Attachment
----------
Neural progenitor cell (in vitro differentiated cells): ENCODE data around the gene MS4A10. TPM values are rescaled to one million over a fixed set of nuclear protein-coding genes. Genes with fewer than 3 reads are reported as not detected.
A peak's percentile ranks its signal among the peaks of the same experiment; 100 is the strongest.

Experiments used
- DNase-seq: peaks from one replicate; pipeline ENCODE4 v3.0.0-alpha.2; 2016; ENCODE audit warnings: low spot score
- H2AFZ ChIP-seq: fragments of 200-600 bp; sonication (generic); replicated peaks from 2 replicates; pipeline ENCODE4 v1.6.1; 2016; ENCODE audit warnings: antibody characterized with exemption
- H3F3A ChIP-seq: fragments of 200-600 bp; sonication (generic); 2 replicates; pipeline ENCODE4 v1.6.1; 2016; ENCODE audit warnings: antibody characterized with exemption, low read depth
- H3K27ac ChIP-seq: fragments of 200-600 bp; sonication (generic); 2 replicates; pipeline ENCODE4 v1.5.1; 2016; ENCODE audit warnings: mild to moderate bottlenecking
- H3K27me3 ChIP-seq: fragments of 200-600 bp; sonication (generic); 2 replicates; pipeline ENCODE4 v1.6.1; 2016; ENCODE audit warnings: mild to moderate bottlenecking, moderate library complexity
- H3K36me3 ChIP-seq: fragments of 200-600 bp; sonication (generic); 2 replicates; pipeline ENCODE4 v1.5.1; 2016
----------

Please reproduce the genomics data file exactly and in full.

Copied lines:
Neural progenitor cell (in vitro differentiated cells): ENCODE data around the gene MS4A10. TPM values are rescaled to one million over a fixed set of nuclear protein-coding genes. Genes with fewer than 3 reads are reported as not detected.
A peak's percentile ranks its signal among the peaks of the same experiment; 100 is the strongest.

Experiments used
- DNase-seq: peaks from one replicate; pipeline ENCODE4 v3.0.0-alpha.2; 2016; ENCODE audit warnings: low spot score
- H2AFZ ChIP-seq: fragments of 200-600 bp; sonication (generic); replicated peaks from 2 replicates; pipeline ENCODE4 v1.6.1; 2016; ENCODE audit warnings: antibody characterized with exemption
- H3F3A ChIP-seq: fragments of 200-600 bp; sonication (generic); 2 replicates; pipeline ENCODE4 v1.6.1; 2016; ENCODE audit warnings: antibody characterized with exemption, low read depth
- H3K27ac ChIP-seq: fragments of 200-600 bp; sonication (generic); 2 replicates; pipeline ENCODE4 v1.5.1; 2016; ENCODE audit warnings: mild to moderate bottlenecking
- H3K27me3 ChIP-seq: fragments of 200-600 bp; sonication (generic); 2 replicates; pipeline ENCODE4 v1.6.1; 2016; ENCODE audit warnings: mild to moderate bottlenecking, moderate library complexity
- H3K36me3 ChIP-seq: fragments of 200-600 bp; sonication (generic); 2 replicates; pipeline ENCODE4 v1.5.1; 2016